I knew something had to change or we would all end up miserable (in “good mother” fashion, I worried most about the kids ending up miserable). I understood on some intuitive level that I needed to start taking better care of myself or I would not be a “good mother” any more; I would be a wretch. Here’s what I did (with the help and support of Husband) to change things:

-I started saying “no” to the kids more often for no other reason than it made my life easier.
-I hired more babysitters.
-I learned to admit to myself that I needed help sometimes, and then I learned to ask my friends (and even some strangers) for that help.
-I spent the little money we had saved for college on preschool, and (next year) on tuition for all-day Kindergarten.
-I made my writing a priority, even if it meant leaving the house for a few hours on the weekend, or turning on the television during the week.
-I lowered my standards: Sister’s hair not brushed today? No big deal. Lunch? Spaghettios and canned peaches. Messy house? To be sure.
-I put a gate up in Sister’s doorway to keep her in her room all night so Husband and I can sleep.
-I started sleeping in. I used to be up and ready to go by 6:30 so I could focus on getting the kids ready for the day. Now I sleep until I wake up (usually 6:30 or 7:00) and then scramble around to get The Bean out the door. Later, I flip on Curious George for the little guys and get myself ready.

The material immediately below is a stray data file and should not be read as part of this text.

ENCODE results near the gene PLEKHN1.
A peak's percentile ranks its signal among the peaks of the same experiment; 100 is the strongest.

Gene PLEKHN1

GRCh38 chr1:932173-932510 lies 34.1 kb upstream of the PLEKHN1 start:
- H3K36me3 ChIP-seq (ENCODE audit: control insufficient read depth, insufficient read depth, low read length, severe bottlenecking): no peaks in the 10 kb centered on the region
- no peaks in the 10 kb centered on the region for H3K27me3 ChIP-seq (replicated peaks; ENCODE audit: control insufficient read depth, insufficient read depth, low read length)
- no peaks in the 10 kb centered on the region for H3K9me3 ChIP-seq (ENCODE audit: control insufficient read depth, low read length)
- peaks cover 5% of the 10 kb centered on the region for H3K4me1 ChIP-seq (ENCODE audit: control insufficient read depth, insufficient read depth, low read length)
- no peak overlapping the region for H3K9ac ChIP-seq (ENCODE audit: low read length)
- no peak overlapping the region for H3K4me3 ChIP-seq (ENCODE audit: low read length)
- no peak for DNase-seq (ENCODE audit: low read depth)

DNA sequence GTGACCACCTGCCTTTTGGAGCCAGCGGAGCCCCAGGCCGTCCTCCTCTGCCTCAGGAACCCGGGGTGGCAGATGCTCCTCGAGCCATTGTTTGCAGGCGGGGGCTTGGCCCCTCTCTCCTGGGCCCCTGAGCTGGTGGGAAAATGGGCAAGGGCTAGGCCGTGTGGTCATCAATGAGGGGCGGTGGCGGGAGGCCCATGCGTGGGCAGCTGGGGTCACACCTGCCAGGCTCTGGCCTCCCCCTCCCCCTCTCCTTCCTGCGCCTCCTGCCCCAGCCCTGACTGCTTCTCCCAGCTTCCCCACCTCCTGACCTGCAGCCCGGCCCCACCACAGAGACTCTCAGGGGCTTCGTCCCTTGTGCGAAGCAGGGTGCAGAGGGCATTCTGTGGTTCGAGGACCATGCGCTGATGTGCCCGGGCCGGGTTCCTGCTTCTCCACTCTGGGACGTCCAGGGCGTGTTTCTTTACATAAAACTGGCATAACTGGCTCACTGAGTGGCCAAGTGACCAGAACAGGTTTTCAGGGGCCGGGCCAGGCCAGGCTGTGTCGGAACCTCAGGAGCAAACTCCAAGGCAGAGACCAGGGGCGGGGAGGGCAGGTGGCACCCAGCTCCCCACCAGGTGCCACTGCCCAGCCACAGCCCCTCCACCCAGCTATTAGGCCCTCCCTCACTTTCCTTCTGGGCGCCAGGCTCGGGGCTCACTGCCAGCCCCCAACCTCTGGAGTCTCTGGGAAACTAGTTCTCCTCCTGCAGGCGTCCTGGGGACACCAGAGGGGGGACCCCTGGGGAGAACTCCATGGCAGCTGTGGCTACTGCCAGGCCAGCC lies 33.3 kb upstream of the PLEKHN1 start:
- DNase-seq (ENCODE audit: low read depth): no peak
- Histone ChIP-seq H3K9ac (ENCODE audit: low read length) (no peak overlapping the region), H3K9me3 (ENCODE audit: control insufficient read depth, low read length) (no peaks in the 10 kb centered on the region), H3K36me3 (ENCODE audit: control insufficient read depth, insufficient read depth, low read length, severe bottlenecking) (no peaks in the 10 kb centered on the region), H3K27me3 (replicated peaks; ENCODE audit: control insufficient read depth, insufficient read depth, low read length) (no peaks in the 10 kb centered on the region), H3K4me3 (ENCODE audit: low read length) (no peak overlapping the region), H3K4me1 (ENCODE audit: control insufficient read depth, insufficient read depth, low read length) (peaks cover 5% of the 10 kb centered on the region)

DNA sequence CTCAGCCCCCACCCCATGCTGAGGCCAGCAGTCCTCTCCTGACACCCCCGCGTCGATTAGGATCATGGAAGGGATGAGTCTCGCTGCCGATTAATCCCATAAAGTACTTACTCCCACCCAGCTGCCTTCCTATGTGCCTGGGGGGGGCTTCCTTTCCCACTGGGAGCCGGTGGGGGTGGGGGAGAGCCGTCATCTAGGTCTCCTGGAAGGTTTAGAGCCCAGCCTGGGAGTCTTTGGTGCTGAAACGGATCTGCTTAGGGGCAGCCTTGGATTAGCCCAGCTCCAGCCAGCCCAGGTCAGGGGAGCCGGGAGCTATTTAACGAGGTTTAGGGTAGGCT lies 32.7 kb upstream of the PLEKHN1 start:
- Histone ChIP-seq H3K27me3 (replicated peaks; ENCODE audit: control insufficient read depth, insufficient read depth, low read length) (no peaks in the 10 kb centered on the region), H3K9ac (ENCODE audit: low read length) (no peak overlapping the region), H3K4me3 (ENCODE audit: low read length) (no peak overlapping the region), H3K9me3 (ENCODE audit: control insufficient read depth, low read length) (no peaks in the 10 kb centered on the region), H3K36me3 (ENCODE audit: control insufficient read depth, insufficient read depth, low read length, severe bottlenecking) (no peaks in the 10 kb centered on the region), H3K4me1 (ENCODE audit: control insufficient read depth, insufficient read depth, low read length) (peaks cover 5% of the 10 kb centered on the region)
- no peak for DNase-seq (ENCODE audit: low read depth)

-I stopped making “To Do” lists. They never got completed anyway.
-I learned to sit down. For long stretches of time.
-I started writing the truth about both the joys and the challenges of motherhood in my journal. Sometimes I have to tear out the entries later (you know, in case they ever read these journals after I die -- God forbid!).
-I decided it was okay to be a “good enough mother” instead of a “good” one.

Looking at this list now, I guess I just learned to let go a little bit in practical, small-scale ways. Sometimes I get back into my old “good mom” habits and I feel my edges being erased. Then I know I need to stop, breathe, regroup, let go, and start taking better care of myself. Again.


Last summer at Camp duNord I was enjoying ladies’ night at the authentic Finnish sauna, and got to talking to an older woman who had raised five boys. I said to her: “You must have taken really good care of yourself,” for she seemed to have weathered the challenges of motherhood beautifully. “I didn’t at first,” she said, “and then I finally figured out that if I didn’t start taking care of myself I wasn’t going to make it.”